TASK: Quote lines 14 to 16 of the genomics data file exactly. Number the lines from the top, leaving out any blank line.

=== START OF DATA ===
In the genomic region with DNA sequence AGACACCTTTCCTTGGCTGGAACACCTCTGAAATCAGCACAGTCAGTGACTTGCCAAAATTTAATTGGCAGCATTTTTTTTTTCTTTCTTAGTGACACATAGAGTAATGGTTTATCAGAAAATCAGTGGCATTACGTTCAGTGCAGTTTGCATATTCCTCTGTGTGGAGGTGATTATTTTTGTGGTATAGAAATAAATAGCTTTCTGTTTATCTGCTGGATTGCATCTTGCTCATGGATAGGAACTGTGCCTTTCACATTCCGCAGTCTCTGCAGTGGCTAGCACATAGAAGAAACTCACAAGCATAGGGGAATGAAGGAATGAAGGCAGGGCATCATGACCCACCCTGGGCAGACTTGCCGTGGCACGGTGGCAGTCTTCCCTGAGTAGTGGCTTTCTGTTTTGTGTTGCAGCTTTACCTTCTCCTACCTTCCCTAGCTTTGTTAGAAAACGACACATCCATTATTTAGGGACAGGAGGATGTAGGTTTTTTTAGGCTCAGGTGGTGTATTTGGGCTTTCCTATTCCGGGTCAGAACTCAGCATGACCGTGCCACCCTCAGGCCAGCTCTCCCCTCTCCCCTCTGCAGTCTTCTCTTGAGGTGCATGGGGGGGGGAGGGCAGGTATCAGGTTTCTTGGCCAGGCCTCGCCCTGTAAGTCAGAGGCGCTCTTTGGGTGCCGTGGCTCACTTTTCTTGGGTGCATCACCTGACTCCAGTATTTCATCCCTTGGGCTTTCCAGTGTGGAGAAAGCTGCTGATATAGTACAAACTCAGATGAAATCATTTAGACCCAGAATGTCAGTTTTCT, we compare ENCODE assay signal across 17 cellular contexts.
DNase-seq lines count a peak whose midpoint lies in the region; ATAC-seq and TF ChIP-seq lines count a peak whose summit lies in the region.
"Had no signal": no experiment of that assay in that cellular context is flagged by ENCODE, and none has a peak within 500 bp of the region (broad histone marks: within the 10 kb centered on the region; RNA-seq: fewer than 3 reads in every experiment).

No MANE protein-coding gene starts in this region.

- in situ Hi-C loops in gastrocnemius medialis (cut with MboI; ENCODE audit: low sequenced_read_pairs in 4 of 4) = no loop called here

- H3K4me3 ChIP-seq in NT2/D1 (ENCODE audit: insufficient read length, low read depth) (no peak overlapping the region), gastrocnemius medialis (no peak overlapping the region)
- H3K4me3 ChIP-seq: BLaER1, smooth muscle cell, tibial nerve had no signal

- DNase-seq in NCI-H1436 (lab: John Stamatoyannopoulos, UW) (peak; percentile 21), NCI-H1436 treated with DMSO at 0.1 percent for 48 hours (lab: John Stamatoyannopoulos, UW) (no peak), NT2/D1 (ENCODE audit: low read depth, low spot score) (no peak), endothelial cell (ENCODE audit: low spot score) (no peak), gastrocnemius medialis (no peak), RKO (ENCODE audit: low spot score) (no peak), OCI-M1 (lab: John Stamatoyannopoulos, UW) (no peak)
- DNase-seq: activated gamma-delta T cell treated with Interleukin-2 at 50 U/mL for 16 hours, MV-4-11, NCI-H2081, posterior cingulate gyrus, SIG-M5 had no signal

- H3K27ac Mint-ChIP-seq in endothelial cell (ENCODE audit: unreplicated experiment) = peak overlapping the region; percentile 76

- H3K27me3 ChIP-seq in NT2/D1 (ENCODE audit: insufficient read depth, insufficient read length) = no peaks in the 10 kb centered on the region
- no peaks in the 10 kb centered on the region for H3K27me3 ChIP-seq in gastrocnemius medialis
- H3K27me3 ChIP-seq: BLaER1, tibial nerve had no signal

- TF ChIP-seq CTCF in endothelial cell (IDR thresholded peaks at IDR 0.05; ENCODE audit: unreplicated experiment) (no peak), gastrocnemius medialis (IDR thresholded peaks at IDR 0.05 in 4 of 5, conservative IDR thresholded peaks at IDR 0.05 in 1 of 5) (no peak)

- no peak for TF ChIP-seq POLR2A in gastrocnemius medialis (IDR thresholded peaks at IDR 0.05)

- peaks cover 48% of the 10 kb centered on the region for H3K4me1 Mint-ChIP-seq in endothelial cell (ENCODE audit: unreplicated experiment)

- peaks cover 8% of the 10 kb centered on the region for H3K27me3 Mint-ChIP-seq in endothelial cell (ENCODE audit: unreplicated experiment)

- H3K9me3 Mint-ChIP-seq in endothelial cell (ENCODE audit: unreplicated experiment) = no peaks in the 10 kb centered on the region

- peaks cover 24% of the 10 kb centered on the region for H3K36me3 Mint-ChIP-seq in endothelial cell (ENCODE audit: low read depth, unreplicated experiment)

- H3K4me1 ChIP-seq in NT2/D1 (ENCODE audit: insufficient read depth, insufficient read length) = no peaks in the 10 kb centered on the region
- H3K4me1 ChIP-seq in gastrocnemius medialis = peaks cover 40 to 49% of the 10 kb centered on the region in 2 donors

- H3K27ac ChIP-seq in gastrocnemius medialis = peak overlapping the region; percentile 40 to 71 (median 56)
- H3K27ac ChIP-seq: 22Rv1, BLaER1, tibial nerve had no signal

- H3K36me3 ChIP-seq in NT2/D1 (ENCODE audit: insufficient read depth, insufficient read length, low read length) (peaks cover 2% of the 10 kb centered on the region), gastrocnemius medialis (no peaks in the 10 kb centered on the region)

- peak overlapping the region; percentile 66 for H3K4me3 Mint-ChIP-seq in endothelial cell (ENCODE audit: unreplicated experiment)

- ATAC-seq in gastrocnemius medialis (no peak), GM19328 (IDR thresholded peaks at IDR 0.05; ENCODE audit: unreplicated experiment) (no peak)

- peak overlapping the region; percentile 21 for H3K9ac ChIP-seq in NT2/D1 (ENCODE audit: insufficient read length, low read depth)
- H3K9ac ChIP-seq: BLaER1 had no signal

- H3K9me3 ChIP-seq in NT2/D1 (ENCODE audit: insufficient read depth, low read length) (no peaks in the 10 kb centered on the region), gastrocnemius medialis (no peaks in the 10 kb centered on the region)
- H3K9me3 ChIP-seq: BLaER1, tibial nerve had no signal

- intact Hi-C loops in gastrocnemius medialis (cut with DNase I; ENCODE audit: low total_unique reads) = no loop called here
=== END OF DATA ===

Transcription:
- TF ChIP-seq CTCF in endothelial cell (IDR thresholded peaks at IDR 0.05; ENCODE audit: unreplicated experiment) (no peak), gastrocnemius medialis (IDR thresholded peaks at IDR 0.05 in 4 of 5, conservative IDR thresholded peaks at IDR 0.05 in 1 of 5) (no peak)

- no peak for TF ChIP-seq POLR2A in gastrocnemius medialis (IDR thresholded peaks at IDR 0.05)

- peaks cover 48% of the 10 kb centered on the region for H3K4me1 Mint-ChIP-seq in endothelial cell (ENCODE audit: unreplicated experiment)